Photograph by Mark Thiessen
Roshini Thinakaran travels to countries ripped by war and reeling in its aftermath. But amid destruction, she sees something else: Strong, resilient women with a passion for their people and the difficult work of rebuilding lives and countries.
"As a filmmaker, my research has taken me to Sri Lanka, Iraq, Liberia, Afghanistan, and Sudan," Thinakaran says. "Despite war, often without electricity or water, women go on with their lives. They get groceries, cook dinner, take their kids to school. But an element of danger is always with them. They're always in survival mode."
Thinakaran sees common threads not only between these women but all women. "Aspirations are universal. They all want their kids to get an education, have enough to eat, be safe, and enjoy a happy life. Just because they were born in a war zone or refugee camp, they still fall in love, care about their families, and have dreams."
Witnessing the inspiring stories of women in hostile environments led Thinakaran to create Women at the Forefront, a film project that looks at war and conflict through the eyes of women. First conceived as a film documentary, it is now evolving into a series for television and a Web site, www.womenattheforefront.com. "I've focused on a particular theme for each country, but the overall picture I reveal is a strong women's movement—born of oppression and hardship—happening all around the world. Unlike movements where women were striving for equal rights, these women strive for basic rights.
"My goal is to bring awareness of women who are making real strides and to eventually build schools in these countries, for both girls and boys. If you don't empower people with education, societies will break down."
Born in Sri Lanka but raised in the United States, Thinakaran received a B.A. in communication and a minor in journalism from George Mason University. She knows the difference the right opportunities have made in her own life. "I want this project to connect women who have more economic and educational opportunities with women who are struggling to reshape war-torn nations. It could be through fund-raising, promoting private investment, offering professional guidance, getting schools and hospitals off the ground, sending medical supplies, starting magazines—the ideas for partnerships are endless."
Research for Women at the Forefront took Thinakaran to Iraq for 14 months, where she lived not in the Green Zone but in Iraqi neighborhoods. "Bombs fell, reporters rushed to cover the destruction and then went back to their hotels," she remembers. "But the real story is what happens next, how women move on with their lives."
Telling those individual stories is at the heart of her project. "The women I highlight are making a difference with little or no help," she explains. "Just imagine what they could do with international attention and support."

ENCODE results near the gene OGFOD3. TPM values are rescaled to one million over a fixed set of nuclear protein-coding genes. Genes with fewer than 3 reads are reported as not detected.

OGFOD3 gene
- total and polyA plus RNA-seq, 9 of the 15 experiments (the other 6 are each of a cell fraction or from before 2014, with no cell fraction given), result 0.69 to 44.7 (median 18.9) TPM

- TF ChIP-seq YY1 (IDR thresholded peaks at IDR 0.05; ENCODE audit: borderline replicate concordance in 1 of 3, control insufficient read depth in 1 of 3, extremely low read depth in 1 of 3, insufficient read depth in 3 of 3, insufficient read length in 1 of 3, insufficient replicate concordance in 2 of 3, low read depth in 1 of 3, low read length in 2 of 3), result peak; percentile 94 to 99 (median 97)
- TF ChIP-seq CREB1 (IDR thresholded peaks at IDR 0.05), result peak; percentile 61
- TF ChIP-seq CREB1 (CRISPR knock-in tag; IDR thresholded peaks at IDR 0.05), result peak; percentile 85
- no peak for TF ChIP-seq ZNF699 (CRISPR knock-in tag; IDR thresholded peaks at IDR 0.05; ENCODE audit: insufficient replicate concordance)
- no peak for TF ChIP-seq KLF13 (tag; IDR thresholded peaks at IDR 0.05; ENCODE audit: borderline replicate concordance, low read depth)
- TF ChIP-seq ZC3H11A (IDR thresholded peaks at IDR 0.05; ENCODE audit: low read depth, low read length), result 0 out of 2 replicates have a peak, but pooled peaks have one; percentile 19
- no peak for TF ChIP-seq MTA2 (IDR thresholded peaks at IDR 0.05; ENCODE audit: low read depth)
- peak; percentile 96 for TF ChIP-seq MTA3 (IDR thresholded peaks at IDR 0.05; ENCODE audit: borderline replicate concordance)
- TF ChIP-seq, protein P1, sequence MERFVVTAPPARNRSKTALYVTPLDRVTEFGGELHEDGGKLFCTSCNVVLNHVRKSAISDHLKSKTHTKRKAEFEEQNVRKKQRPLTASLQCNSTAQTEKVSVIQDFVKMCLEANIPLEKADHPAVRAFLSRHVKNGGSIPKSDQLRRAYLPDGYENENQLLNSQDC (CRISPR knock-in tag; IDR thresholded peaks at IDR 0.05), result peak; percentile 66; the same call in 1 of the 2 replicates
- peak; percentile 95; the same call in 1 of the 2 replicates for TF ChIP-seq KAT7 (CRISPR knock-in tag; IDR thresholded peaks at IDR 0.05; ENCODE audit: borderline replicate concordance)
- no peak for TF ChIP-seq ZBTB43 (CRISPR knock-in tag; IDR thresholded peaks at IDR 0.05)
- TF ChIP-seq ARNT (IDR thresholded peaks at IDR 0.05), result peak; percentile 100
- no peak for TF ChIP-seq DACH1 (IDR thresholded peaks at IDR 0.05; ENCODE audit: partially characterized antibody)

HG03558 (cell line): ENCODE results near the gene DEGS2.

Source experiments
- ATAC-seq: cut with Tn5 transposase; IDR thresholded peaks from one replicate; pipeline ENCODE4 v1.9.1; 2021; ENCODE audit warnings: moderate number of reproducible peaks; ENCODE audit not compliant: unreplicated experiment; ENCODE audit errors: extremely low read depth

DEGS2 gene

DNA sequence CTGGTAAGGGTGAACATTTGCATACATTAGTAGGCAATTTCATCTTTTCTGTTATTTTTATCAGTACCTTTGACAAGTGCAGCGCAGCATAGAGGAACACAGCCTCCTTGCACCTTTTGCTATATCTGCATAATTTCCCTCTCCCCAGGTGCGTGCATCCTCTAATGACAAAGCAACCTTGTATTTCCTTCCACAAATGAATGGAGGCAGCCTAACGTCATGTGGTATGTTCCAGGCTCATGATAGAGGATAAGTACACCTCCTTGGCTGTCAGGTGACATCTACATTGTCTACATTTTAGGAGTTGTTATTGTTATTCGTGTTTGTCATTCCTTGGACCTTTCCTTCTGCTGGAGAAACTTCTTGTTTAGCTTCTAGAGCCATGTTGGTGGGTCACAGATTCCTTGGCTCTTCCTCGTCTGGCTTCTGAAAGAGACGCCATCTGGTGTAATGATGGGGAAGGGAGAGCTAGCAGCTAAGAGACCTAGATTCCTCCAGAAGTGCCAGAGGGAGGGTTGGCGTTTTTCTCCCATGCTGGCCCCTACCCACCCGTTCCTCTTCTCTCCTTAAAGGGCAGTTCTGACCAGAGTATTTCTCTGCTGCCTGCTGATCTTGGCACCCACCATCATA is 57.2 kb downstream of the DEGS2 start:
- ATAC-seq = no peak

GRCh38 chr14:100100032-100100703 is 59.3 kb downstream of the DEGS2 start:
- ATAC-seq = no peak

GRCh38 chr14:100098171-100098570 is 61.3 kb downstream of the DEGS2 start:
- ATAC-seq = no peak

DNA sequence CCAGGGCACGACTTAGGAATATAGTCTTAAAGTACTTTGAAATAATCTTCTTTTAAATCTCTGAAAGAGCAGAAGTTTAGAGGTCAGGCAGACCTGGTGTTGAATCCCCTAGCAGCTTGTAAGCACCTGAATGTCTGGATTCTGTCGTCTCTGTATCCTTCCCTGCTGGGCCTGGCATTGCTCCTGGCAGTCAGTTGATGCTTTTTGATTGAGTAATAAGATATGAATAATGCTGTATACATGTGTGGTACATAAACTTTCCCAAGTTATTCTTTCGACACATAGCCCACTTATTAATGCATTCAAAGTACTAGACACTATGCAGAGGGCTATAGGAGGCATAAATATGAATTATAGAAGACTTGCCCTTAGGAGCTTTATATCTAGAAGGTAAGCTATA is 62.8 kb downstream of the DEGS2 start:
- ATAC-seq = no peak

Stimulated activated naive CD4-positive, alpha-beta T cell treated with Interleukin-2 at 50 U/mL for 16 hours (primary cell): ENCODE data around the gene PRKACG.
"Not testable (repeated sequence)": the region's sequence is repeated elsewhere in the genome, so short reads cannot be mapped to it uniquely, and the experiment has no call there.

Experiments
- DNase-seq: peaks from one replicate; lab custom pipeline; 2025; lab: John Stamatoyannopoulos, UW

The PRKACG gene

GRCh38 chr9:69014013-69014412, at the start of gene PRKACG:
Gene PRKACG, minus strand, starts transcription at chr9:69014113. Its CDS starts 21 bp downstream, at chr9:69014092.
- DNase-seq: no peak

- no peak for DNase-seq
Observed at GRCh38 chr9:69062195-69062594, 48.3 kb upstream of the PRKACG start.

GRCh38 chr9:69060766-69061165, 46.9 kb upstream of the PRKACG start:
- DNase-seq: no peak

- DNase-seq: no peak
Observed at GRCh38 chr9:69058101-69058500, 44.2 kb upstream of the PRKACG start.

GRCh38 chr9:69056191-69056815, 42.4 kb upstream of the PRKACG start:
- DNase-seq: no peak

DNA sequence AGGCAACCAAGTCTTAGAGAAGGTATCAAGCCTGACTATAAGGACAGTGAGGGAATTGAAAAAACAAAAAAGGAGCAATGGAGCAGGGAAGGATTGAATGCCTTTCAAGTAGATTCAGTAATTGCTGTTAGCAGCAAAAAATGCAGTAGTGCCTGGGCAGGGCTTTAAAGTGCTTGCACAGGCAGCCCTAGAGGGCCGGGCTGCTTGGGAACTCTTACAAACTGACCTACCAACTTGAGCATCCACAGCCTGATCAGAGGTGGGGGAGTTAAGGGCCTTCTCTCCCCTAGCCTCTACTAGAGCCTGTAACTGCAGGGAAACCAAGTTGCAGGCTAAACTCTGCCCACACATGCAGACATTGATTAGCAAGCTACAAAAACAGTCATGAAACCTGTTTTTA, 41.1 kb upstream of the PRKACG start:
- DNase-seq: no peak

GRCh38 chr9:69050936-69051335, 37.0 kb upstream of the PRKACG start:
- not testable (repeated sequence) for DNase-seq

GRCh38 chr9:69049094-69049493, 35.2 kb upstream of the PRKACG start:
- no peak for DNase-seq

In Liberia, she features the first woman assistant police commissioner; members of a grassroots movement that helped bring peace and the election of President Ellen Johnson Sirleaf; a mother of six who lost everything during the civil war; and a doctor who chose to stay in her country because "I knew I could make a difference in someone's life."
Other stories follow an Iraqi widow who provided for her family as a housekeeper, then returned to computer school and claimed a higher paying job; an Afghani woman forced to stop school and become a carpet weaver during the Taliban, now finishing her education and working as an editor of a women's magazine; a Sudanese woman who helped found a center providing medical, psychological, and legal aid to victims of torture and sexual violence; and Sri Lankan women fighting to escape lives of indentured servitude.
As she continues to document lives, Thinakaran reflects on the potential impact of her work. "In countries where women have so many rights and advantages, many are looking for a sense of purpose. Can you imagine if you took even a little bit of that energy and put it into something that helps another person?"
Latest Explorer News
- Together Panthers and Ranchers can Keep Florida Wild
- Dive into an “Underwater Kaleidoscope” of Unbelievable Beauty
- ‘The Remotest Island,’ the Warmest Welcome!
- A Good Time for Inspiration – 2017 Benchley Winners Announced
- New Excavation Season Begins at Unusual Egyptian/Nubian Site
- This Is Where the Key to Healthy Honeybees May Be Found
- Putting D.C.’s Wastewater Treatment to the Microplastics Test
- Two Days at the Weeks Bay National Estuarine Research Reserve
- Camera-Trap Image of Florida Panther Brings New Hope to Conservationists
- Short Film Showcase: Top Ten Picks for 2016
What are Roshini Thinakaran and the rest of the National Geographic Explorers up to? Meet the E-Team and learn about their projects in this interactive mural.
In her Journey OnEarth series, Roshini Thinakaran documents a Louisiana town coping with the BP oil disaster of 2010.
In Their Words
In countries where women have so many rights and advantages, many are looking for a sense of purpose. Can you imagine if you took even a little bit of that energy and put it into something that helps another person?
Roshini Thinakaran has profiled the lives of women living in post-conflict zones such as Iraq, Liberia, Lebanon, and Afghanistan.
Meet Our Filmmaker Explorers
Klum has specialized in portraying and interpreting threatened environments, species, and cultures.
Our Explorers in Action
Meet female explorers who have pushed the limits in adventure, science, and more.